Last year was one for the record books for Trex Co. Inc., which saw net sales of its composite wood and outdoor living products grow 13 percent over 2014 to $441 million, outpacing the decking and railing industry.
Net profits were up, too, to a record $48.1 million compared to $41.5 million in 2014 for the Winchester, Va.-based company.
CEO Jim Cline said the business met 2015 goals to build Trex's leading brand position, strengthen its global distribution network, and leverage product development expertise.
“We are pleased to report these strategies resulted in record revenues and earnings for the fourth quarter and full year of 2015, and that we have entered 2016 with positive momentum,” Cline said Tuesday during a quarterly conference call with financial analysts.
Trex also entered 2016 a little lighter in terms of property. The company had 102 acres in Olive Branch, Miss., according to a flier from real estate services firm CBRE/Memphis. However, company officials signed two agreements in January to sell some of the property for $4.3 million, Bryan Fairbanks, vice president and CFO, told investment bankers.
Trex continues to hold onto another 62 acres of undeveloped land that remains on the market in Olive Branch, Fairbanks added. That's where the company started up a 200,000-square foot operation in 2005 but closed it two years later. About 115 workers lost their jobs as the company focused on plant operations in Winchester and Fernlee, Nevada.
Part of this year's focus will be new ads aimed at taking market share from wood decking — Trex recycles more than 1.5 billion plastic bags to make its decks from polyethylene and sawdust — as well as the startup of the third of four lines to produce recycled pellets.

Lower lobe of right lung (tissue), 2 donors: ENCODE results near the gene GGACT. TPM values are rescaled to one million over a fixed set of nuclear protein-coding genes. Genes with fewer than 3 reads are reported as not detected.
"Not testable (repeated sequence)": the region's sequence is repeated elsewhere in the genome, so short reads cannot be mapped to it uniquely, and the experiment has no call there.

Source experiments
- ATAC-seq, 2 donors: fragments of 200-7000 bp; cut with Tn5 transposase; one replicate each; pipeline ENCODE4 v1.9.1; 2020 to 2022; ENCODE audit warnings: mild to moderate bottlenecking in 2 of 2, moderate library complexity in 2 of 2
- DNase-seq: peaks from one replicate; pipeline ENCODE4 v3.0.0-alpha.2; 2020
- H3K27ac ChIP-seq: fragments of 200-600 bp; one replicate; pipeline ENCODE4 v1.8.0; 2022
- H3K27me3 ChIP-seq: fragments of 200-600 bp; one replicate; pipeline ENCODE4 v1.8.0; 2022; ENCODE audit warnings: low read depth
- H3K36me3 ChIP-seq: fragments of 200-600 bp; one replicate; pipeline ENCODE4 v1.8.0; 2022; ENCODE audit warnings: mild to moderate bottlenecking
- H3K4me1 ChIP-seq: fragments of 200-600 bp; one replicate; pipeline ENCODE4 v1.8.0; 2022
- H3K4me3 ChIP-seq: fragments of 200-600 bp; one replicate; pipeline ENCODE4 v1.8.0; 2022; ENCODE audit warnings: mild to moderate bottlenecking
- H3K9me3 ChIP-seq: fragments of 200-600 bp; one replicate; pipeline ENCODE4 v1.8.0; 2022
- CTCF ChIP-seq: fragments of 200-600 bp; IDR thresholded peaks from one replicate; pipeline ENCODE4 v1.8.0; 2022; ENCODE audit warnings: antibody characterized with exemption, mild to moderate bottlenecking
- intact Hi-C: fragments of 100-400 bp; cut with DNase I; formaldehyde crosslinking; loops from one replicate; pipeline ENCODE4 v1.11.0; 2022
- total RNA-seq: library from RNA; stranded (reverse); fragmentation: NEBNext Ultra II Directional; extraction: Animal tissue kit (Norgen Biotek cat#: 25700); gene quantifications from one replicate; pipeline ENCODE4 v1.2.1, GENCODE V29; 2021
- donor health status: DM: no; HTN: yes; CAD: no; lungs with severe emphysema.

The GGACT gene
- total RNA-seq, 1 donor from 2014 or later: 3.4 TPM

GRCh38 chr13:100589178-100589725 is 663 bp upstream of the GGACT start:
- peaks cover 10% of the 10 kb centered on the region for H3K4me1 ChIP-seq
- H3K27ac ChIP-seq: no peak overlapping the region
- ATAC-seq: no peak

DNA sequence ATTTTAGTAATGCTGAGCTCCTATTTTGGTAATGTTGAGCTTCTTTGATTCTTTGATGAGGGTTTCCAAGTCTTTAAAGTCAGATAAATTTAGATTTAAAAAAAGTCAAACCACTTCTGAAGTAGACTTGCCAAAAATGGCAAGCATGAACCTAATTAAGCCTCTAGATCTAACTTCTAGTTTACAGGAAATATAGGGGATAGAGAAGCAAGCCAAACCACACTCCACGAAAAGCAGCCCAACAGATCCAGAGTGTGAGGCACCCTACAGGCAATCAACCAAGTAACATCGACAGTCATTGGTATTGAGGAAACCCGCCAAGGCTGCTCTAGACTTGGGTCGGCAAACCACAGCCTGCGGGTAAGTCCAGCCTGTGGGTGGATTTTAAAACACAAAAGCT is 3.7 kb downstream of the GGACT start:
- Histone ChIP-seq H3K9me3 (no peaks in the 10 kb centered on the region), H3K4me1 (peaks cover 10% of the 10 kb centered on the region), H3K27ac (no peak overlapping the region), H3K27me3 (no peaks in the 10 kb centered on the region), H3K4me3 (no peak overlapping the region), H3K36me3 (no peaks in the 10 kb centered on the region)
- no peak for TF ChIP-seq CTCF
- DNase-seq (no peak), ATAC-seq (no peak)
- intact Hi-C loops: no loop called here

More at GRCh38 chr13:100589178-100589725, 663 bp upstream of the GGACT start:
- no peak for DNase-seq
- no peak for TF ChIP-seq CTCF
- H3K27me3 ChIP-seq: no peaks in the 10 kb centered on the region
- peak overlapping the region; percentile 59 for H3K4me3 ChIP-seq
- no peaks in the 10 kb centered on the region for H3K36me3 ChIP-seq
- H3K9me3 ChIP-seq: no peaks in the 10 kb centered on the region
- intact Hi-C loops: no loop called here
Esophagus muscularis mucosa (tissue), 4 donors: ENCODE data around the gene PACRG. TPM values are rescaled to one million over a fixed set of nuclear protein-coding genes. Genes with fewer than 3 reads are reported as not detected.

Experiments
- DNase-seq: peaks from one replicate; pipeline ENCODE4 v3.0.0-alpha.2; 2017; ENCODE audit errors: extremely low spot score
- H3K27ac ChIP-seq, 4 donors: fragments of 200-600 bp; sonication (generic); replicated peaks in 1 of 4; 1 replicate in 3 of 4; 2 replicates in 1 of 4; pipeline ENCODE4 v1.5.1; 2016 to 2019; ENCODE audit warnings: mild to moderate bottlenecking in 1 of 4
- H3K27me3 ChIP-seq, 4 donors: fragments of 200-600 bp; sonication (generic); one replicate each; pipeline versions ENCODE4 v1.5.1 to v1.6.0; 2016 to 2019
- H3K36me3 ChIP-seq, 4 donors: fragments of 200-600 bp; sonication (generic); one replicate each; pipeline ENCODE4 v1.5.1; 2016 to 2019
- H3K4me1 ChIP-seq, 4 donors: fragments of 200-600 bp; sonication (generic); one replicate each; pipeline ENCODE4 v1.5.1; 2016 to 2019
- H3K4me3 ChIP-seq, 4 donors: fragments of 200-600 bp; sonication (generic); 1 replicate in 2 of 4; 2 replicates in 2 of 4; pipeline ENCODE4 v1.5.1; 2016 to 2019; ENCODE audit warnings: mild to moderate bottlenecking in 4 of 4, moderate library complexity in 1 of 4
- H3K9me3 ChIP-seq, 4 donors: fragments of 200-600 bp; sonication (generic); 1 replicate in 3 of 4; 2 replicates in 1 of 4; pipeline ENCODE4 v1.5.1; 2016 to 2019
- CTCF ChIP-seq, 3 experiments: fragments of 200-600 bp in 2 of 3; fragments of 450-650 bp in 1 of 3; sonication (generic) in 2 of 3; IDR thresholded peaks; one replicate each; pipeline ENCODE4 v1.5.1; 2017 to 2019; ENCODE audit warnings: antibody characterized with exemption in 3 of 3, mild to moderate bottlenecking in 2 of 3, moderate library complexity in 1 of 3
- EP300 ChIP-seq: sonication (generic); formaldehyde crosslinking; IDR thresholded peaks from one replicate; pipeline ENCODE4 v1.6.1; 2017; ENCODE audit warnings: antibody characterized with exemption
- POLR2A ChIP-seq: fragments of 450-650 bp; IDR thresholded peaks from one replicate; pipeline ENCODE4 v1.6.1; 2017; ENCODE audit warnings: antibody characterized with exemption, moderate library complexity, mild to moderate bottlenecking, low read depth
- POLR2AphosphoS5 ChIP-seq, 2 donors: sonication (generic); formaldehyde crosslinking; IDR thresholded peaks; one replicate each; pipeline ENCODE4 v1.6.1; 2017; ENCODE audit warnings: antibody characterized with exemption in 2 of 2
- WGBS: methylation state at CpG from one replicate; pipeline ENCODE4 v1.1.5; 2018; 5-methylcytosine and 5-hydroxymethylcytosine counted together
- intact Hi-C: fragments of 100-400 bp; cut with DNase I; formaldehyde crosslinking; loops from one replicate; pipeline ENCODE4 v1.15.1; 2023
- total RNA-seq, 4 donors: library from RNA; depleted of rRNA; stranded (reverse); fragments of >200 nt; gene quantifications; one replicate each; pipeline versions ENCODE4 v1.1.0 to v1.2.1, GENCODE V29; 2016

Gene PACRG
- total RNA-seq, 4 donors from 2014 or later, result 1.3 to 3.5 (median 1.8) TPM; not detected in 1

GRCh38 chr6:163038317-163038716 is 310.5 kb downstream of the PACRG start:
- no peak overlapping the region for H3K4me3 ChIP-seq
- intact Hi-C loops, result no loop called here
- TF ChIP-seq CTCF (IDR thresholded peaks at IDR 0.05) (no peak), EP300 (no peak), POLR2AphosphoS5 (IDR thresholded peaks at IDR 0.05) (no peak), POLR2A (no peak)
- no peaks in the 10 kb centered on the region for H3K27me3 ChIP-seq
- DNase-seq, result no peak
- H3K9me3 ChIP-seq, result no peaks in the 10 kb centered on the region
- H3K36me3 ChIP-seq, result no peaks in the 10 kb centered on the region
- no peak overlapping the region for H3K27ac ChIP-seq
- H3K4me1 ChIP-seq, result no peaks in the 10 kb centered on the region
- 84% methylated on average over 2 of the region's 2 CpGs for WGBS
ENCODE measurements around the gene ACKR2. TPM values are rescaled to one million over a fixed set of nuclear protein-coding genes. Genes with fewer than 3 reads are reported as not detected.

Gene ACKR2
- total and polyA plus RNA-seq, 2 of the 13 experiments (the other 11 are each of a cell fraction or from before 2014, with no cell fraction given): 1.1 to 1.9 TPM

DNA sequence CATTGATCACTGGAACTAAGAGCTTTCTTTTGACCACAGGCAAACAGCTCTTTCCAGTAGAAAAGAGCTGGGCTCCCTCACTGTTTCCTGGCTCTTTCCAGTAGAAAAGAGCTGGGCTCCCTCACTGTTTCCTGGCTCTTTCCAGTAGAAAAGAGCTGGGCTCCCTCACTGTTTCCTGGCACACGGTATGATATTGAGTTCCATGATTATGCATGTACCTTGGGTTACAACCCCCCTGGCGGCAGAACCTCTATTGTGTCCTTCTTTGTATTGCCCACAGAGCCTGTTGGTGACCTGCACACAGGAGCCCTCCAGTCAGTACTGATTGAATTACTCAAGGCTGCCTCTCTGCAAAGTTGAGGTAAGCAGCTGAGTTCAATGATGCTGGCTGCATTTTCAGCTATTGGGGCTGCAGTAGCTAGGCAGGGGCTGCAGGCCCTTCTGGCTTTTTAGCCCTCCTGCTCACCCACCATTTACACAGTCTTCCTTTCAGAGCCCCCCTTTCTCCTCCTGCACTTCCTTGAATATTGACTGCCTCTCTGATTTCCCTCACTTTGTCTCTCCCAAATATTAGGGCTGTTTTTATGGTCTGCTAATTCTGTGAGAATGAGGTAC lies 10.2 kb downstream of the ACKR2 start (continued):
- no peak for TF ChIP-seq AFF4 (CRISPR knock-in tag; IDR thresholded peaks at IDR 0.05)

Cline described recycled pellet sales as “growing but only modestly so far” because of the steep decline in oil prices. The price of virgin PE pellets dropped from $1.09 per pound to 60 cents per pound during the last 15 months, he added.
“We've identified a number of new applications for recycled pellets using our compounding expertise to combine our pellets with other polymers,” Cline said. “These new recycled products can provide a compelling value proposition for our customers while providing margins more consistent with our original business plan even in the current challenging price environment. We continue to view this market as a key opportunity for Trex.”
Sales of the new specialty pellet products should begin in the second quarter of this year.
While that ramps up, Trex is scaling back on its purchase and sale of excess scrap material in 2016. Cline said that will cut into sales by about $10 million over the year but with first-quarter growth forecast at 10 percent there should be no adverse effect on profit.
For its upcoming print, radio and social media campaigns, Trex is looking to gain market share from wood decking producers. Trex officials say wood decking sales make up 84 percent of the market by linear foot and about 30 percent in terms of dollars.
One of the ads geared for the western U.S. will compare the aging processes of a deck board made of redwood to a Trex deck plank.
“The optics are basically, you see all the maintenance required with the board, you see the susceptibility to warping, staining, as well as insects,” Cline said. “We believe that countering those types of ads are very important, will be meaningful, and will move the needle. And in reality, if you think about it, with 84 percent market share for wood, a single percentage point moving from wood to wood-alternative products yields a fairly substantial opportunity for the industry.”
The company also is opening a training facility called Trex University on March 1 in Winchester for customers, particularly associates of big box stores, to visit. Trex is stocked in 6,700 retail locations around the world and the training will provide specific market product information and consumer data. The goal is to get customers familiar with Trex products and their benefits over wood, company officials said.
Right now the market is growing in low-single digits for wood decking, mid-single digits for composite wood decking and double digits for Trex, Cline said. He offered sales guidance of $131 million for the first quarter of 2015, which is up 8 percent over the prior-year period.